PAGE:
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R.K. v. Department of Human Services

Decided: February 26, 1987.

R.K., APPELLANT,
v.
DEPARTMENT OF HUMAN SERVICES, DIVISION OF PUBLIC WELFARE, RESPONDENT



On appeal from Department of Human Services, Division of Public Welfare.

Antell and Brody. The opinion of the court was delivered by Brody, J.A.D.

Brody

The Burlington County Board of Social Services reduced from $385 to $202 the monthly grant to R. K. and her children T and S, an eligible unit receiving Aid to Families With Dependent Children (AFDC). The reduction is the amount of assistance that had been given R. K. as the caretaker relative of the children. She lost this sum because the Board concluded that she was withholding the identity of T's father. The Director of the New Jersey Division of Public Welfare (the Director), adopting the initial decision of an administrative law judge (ALJ), affirmed the action of the County Board. R. K. appeals.

The Board had begun providing assistance around the time of T's birth in August 1980. At the behest of the Board, R. K. commenced a paternity action against F. R., who she said was T's father. The action was apparently dismissed when a Human Leucocyte Antigen (HLA) blood test, administered in March 1981, excluded F. R. from being T's father. Through "administrative error" the Board continued the grant without making any further effort to learn the identity of T's father until the fall of 1984, when R. K. applied for increased assistance on account of the birth of S, her second child. F. R. is not S's father.

A Board worker confronted R. K. in 1984 with the report of the 1981 HLA blood test. R. K. responded that the blood test must be wrong because F. R. is T's father. She continues to maintain that fact. The Board concluded that R. K. was concealing evidence of the true identity of T's father and reduced the grant.

"Cooperation" by an AFDC applicant, an eligibility requirement under N.J.A.C. 10:81-11.2(a)3, includes "[a]ppearing at the offices of the appropriate child support agencies as necessary to provide oral or written information, or documentary evidence relevant to obtaining support, which is known to, possessed by or reasonably obtainable by the client." N.J.A.C. 10:81-11.5(d)1. If R. K. has been concealing the identity of T's father, she would be violating the cooperation requirement. The result of an HLA blood test that contradicts information given by an applicant may be used as evidence that the applicant is concealing the truth.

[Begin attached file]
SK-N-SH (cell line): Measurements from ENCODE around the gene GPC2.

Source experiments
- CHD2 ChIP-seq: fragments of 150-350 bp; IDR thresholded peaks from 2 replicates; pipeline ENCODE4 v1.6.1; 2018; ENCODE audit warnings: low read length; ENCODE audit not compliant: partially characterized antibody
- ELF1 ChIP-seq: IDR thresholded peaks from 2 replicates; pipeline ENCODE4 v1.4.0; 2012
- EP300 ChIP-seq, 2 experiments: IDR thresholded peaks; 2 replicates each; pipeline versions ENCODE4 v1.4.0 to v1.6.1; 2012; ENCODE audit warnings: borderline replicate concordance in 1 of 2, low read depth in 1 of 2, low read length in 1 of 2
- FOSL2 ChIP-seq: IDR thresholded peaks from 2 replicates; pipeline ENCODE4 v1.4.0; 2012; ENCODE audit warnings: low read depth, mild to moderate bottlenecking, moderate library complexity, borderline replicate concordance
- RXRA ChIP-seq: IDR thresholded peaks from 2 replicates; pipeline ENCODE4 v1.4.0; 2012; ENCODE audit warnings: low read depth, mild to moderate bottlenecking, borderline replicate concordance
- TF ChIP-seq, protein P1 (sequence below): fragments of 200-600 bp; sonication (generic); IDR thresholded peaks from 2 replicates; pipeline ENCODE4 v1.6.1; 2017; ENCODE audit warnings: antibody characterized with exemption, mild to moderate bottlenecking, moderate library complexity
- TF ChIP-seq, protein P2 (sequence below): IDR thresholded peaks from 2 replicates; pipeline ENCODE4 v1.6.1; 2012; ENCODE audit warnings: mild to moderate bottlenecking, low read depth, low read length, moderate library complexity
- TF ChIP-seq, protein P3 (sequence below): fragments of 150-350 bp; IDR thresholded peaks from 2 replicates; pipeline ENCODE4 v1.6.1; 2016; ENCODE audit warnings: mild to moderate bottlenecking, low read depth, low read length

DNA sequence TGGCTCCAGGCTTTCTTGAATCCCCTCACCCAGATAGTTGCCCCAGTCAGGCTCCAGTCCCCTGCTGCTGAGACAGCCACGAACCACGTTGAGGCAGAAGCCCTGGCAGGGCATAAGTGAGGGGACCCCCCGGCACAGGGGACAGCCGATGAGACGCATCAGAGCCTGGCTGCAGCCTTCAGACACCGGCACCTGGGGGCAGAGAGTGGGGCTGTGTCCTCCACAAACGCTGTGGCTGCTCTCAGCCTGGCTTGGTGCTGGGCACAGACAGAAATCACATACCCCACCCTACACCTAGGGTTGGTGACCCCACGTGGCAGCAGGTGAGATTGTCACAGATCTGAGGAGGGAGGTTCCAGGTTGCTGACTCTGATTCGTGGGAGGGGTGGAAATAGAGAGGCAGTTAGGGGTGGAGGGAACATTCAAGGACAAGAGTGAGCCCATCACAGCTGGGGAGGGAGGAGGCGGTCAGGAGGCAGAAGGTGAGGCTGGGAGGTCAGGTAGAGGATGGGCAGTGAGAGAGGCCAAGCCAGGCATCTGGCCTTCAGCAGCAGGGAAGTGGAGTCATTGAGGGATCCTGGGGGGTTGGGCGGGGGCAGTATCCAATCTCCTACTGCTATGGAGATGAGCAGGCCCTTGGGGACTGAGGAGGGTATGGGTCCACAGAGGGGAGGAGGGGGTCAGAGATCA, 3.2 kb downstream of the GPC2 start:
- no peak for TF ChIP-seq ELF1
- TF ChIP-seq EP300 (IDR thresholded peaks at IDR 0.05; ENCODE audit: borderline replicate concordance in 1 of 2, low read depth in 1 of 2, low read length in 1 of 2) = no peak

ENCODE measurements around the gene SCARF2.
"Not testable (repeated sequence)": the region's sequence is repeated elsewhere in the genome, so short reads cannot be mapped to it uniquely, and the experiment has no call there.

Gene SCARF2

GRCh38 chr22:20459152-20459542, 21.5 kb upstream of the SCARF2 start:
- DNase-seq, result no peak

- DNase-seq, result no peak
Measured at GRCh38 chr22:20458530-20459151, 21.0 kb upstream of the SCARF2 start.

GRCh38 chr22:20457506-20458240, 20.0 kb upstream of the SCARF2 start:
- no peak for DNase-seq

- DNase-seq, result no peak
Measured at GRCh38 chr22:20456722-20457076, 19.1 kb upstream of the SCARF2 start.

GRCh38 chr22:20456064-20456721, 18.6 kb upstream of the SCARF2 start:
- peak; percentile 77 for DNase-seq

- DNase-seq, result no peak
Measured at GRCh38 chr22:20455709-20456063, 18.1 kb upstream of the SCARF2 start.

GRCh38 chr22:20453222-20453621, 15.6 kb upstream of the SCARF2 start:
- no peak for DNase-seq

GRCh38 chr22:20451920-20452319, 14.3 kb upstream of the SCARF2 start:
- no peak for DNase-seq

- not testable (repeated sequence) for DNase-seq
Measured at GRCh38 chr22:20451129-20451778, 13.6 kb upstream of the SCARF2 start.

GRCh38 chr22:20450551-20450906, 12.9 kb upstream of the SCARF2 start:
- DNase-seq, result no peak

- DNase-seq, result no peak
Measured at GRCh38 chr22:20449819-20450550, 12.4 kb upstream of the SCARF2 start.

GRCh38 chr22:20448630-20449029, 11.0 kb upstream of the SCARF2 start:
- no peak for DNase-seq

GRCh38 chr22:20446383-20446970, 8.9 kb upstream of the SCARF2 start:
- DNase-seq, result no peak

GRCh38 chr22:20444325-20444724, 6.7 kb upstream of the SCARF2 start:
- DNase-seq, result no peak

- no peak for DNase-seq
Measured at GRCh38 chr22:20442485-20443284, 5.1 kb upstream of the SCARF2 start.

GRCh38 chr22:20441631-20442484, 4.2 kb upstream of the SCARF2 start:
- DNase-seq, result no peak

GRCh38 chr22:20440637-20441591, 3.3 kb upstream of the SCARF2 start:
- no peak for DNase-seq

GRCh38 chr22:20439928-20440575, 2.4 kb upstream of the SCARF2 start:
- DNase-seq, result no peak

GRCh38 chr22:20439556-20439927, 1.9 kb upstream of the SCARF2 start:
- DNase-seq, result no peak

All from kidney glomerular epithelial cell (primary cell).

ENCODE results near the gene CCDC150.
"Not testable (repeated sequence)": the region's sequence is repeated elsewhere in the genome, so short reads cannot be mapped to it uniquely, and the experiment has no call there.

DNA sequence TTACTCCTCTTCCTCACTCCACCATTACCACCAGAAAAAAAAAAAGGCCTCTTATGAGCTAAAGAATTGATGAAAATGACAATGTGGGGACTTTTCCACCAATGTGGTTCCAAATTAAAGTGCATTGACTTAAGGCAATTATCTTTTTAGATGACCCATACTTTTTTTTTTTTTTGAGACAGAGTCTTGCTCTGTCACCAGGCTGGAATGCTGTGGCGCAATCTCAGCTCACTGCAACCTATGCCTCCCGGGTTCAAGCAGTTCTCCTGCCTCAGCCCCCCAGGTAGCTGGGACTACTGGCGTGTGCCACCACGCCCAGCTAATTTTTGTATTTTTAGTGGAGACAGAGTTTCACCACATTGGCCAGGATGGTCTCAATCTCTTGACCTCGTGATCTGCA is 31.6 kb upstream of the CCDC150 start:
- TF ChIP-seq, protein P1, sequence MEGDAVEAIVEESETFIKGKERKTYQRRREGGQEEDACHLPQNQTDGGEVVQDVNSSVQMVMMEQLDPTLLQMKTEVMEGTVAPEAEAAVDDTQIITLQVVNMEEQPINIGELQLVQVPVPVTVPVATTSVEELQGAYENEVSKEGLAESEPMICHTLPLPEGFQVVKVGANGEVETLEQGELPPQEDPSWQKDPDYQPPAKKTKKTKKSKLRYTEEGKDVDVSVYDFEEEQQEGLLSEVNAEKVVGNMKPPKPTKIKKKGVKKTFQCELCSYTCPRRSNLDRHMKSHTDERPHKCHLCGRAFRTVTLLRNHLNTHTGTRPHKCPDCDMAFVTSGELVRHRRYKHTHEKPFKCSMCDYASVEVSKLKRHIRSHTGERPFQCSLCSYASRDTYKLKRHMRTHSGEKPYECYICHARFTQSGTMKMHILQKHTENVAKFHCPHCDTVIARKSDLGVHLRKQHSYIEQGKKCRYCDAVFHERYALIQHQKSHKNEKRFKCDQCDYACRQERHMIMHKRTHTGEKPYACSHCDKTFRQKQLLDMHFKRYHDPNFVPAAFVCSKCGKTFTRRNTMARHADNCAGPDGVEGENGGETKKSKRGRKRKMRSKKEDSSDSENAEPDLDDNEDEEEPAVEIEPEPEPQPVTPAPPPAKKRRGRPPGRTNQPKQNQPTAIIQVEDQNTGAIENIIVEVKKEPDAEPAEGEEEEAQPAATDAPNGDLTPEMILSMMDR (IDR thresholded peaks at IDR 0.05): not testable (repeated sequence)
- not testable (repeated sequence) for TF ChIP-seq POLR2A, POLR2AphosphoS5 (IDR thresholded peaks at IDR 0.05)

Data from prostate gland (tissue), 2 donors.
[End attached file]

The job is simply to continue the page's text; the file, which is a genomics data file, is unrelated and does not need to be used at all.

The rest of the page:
R. K. argues that the ALJ and the Director erroneously treated the results of the blood test as conclusive evidence that F. R. is not T's father and that R. K. is concealing the father's true identity. We agree. The ALJ made the following findings:

In this matter, the HLA blood sample paternity test determined the type of white bloodcell antigens which are possessed by the respondent, her son, and the putative father. Every human has four different antigens, and these could be any combination of four different antigens from the 40 antigens appearing in the human race. It is also known that each person has two antigens in common with his mother and two in common with his father. In the usual paternity case, it is determined which of the child's antigens he has in common with his mother, and then the child's two remaining antigens which were inherited from his true father are compared with the four antigens from the putative father to see if any of the antigens match up. In this matter, F. R. is excluded as the father of the child since he possesses neither of the antigens which the child inherited from his true father.*fn1

Since F. R. is excluded as the father of the child as a result of the HLA blood sample paternity test, and since the respondent has continued to insist that F. R. is the father of her child, despite the scientifically reliable HLA blood test, I must CONCLUDE, based upon the foregoing findings of fact and the applicable regulations, that the petitioner County Welfare Agency may properly reduce the respondent's AFDC grant from $385.00 to $202.00 per month by deleting

the respondent from the eligible unit as a result of the respondent's failure to cooperate with the Child Support and Paternity Unit in establishing paternity.

The ALJ and the Director treated the test results as conclusive on the issue of paternity. The ALJ found that "F. R. is excluded as the father of the child since he possesses neither of the antigens which the child inherited from his true father." The Director concluded that "[i]n view of the scientific reliability of the HLA test and the acceptance of finding[s] from this ...


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